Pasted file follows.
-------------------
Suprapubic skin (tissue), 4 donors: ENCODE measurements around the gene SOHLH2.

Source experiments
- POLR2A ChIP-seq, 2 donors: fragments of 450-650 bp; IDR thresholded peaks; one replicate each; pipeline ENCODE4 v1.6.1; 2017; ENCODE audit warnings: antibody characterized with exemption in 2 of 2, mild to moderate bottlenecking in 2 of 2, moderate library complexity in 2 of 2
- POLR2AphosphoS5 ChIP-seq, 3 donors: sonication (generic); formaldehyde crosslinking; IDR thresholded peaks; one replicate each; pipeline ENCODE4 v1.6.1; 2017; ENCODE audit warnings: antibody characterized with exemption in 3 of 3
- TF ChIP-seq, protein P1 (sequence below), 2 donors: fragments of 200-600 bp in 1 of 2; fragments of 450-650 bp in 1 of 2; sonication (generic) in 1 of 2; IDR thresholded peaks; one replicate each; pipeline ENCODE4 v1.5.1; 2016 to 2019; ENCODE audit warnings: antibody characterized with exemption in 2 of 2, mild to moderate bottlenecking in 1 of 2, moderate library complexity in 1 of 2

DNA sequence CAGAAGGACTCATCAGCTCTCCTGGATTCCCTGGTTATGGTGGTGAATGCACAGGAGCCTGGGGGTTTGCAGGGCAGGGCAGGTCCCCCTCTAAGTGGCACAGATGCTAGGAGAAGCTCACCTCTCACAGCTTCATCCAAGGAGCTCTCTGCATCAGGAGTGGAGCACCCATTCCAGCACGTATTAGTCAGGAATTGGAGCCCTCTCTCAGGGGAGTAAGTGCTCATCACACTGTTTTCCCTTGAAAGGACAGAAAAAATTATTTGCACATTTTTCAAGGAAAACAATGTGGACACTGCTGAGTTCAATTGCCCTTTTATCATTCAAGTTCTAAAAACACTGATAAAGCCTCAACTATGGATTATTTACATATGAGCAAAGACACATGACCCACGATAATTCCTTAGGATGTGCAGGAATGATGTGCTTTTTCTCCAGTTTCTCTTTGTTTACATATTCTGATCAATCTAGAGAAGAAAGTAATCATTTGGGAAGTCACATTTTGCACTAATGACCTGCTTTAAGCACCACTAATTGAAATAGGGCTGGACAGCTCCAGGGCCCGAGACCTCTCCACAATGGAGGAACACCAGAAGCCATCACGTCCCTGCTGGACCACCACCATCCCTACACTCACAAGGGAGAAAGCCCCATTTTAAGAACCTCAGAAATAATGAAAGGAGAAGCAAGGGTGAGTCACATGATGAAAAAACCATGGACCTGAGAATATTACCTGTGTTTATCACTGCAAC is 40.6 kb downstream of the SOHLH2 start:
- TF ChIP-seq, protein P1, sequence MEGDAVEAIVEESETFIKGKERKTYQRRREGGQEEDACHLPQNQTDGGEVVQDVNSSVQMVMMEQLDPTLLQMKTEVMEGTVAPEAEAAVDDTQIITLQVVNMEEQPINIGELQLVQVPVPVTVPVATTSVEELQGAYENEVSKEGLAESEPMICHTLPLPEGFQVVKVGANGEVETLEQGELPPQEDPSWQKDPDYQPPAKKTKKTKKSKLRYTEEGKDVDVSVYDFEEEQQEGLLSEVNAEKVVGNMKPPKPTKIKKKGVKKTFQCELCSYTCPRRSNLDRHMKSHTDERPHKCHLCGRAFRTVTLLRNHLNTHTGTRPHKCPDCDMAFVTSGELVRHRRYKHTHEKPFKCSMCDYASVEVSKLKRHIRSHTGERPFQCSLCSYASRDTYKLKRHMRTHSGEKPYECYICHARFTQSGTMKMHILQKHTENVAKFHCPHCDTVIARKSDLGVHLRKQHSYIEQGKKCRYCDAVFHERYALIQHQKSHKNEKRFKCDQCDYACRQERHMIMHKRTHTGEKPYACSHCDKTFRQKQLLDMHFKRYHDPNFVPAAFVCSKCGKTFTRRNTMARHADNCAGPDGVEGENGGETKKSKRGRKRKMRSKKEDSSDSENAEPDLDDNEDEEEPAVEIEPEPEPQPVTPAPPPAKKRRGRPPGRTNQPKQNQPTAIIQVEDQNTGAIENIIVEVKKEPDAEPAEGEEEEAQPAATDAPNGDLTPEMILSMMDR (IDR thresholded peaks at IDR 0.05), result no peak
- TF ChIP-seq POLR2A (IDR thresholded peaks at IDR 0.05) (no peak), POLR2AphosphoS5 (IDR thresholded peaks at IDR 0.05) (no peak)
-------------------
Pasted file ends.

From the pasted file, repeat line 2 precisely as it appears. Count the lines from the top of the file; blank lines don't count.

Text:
Source experiments